It’s a song that brings you in a certain mood. It was made in the time that video clips were not common at all. Michael Nesmith made a clip, experimenting a new medium and wrote a song to it. You can feel the breeze, you can hear the ocean, it gives you a longing to go there. That’s what it’s all about. It’s called Rio.
The song is from 1977 and I must have danced on it with my friends at late night parties. The melody stayed inside my head forever. “And I probably won’t fly down to Rio, but then again, I just might.” It took me another 33 years before I got there.
Finally I did. I was invited to speak in Sao Paulo by Ana Carla Fonseca Cainha in 2010. After that we went to Porto Alegre. I decided to go to Rio by myself. Only for two nights, wanted to be in a hotel in Copacabana. Wanted to see that beach, the boulevard, Christ on the mountain top. I was hooked. Immediately hooked, as hooked as a city can hook you. Went again a year later, on my way to Nova Friburgo. Saw the beach again in Flamengo, Copacabana and Leblon, visited the Favela de Alleman with Nanko. I had a chance to be there again in April this year. And was there again last week. It was only the last time that I started to see the city, feel this city and started to understand it just a little bit more.
You generally don’t get to know a city when you stay in the obvious places. That only starts to happen when you move on your own, when coincidence happens, when you hit upon the unexpected. The first and most amazing thing in Rio de Janeiro is the natural beauty. A beauty that is almost everywhere. It’s in the people, it’s in the ocean and the lagoon, on all the sidewalks in the patterns of the stones, in the mountains, in the colonial as well as in the modern architecture. Yes the favelas can be frightening and dangerous. But some of them are on the most beautiful locations you can find.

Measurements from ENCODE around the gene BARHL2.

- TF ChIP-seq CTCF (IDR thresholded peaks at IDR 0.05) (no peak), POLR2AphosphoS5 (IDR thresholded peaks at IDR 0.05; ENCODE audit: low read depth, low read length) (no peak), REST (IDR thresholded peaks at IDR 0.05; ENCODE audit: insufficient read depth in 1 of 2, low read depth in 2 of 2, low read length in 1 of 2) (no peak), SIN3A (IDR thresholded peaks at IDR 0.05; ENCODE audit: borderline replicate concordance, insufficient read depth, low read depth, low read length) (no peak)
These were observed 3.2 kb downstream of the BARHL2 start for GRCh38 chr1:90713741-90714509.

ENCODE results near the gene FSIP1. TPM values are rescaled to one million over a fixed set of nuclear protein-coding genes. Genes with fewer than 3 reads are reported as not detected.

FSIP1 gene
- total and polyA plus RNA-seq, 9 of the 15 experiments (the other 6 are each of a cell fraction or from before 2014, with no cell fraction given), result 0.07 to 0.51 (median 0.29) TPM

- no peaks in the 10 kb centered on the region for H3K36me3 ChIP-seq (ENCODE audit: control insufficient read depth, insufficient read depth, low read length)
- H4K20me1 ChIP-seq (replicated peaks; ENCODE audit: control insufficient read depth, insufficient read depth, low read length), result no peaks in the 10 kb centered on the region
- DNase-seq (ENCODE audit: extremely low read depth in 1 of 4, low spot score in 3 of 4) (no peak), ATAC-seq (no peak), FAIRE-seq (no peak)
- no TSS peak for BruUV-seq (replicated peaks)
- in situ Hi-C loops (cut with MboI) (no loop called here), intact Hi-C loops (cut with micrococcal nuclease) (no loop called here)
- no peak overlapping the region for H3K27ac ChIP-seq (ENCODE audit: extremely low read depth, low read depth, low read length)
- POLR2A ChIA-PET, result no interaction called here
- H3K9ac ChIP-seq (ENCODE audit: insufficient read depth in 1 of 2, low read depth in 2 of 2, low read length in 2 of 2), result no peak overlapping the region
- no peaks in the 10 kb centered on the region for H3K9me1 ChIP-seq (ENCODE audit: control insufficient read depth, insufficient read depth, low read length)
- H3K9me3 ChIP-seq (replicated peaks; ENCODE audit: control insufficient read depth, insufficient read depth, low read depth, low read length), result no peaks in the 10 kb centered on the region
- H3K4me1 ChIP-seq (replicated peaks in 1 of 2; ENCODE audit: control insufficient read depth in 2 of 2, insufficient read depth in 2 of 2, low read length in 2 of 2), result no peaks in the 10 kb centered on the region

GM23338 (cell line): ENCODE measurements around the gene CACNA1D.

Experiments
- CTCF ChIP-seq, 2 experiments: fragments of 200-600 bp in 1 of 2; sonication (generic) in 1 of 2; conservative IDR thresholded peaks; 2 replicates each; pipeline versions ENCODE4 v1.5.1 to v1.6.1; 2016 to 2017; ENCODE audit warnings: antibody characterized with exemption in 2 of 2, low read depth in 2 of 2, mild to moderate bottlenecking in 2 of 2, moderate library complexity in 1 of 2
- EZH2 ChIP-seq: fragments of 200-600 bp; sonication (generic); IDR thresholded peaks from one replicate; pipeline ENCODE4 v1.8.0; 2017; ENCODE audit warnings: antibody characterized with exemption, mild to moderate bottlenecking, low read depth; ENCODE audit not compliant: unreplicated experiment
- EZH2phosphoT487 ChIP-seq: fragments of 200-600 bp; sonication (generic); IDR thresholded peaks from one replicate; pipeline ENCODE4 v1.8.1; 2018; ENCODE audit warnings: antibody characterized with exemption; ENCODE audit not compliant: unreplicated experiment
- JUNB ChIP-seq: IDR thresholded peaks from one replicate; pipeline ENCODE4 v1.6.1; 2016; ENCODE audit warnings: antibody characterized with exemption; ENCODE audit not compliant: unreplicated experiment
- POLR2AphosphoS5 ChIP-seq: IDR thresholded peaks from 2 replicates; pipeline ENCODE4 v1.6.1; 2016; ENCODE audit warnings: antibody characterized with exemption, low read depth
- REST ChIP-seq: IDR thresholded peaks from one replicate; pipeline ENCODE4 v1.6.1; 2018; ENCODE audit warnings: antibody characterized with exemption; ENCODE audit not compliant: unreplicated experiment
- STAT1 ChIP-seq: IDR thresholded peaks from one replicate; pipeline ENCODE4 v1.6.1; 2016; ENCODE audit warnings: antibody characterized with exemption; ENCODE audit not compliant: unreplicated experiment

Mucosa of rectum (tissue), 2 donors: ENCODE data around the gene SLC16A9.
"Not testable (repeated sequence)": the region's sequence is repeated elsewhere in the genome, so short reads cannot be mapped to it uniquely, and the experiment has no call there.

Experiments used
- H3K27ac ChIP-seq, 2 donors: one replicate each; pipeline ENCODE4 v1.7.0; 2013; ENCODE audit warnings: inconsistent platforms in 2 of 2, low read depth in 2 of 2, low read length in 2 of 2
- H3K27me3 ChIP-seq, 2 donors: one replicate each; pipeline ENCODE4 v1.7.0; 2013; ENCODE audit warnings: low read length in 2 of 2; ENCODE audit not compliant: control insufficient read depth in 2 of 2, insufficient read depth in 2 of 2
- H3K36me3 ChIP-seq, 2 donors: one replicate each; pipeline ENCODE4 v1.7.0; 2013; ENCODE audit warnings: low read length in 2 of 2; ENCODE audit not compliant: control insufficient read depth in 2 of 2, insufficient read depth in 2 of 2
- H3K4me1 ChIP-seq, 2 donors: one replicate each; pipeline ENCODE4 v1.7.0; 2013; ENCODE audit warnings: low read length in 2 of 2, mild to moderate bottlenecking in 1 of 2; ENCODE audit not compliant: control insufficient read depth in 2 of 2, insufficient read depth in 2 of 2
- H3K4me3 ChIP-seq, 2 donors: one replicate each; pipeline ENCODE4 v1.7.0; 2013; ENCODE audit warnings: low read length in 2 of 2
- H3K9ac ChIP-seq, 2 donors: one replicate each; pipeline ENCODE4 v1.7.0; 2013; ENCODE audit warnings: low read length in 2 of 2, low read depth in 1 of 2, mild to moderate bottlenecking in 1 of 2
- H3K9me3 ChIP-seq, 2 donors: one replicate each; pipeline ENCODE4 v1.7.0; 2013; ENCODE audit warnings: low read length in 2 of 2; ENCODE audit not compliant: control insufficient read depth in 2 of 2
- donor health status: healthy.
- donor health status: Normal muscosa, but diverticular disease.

Juliana Luna took me to Morro-Da-Providencia, a favela near the central area, Juliana lives in Santa Teresa and – as a citizen of the world – lived for the largest part of her live outside Rio in places like New York and later in Johannesburg. Rio is her home town. She accompanied me on long walks through some interesting parts of the city. “Hey beauty, where are you going with that gringo?” more than one Carioca asked her when they saw us together on the sidewalks. The Morro-Da-Providencia has a just gotten a cable car but many inhabitants doubt the need of this expensive infrastructure. The water system, the sewage system, the streets, the electricity, everything should be repaired. We visited the cultural centre on the top of the mountain. There are lots of things going on in the favela. Beautiful graffitis, most of the houses are upgraded and under repair. Are these the real places of hope and creativity?
The next day we went to see the design centre on Praca Tiradentes. On the other end of the street Luna found an empty building where she wants to sit with her organization: Project Tribe. I’m sure that is going to happen. The streets between Praca Tiradentes and Lapa fill up with loads of people in the evening. The other day I went back alone and walked the whole stretch back to Praia do Flamengo. It doesn’t feel safe in many areas, but as long as there are enough people on the street it’s ok. The temperature, that feeling in the air, the sounds, I love it.
Rio de Janeiro has a lot of opportunities for it’s creatives. And the city thoroughly invest in it. Despite the overwhelming beauty almost all of the housing blocks are behind fences. Traffic is a real disaster. Living in this city is far from easy. On Sunday I eat a pizza and drink a Caipirinha with Joanna at a beautiful place called Lagoon in Leblon. Joanna is working for the cultural department as project coordinator for the creative industries. She tells me that many people of her age consider to leave. “You just want to have a normal live, raise your kids with a good education. Be sure that your health care system is ok. You see the beauty and we see it as well, but we are in a continuous traffic jam. And we all know it’s not safe.”
Which puts me with both feet back on the ground. Thought about that for a long time in the taxi on my way to the airport.
It’s only a whimsical notion
To fly down to Rio tonight,
And I probably won’t fly down to Rio,
But then again, I just might.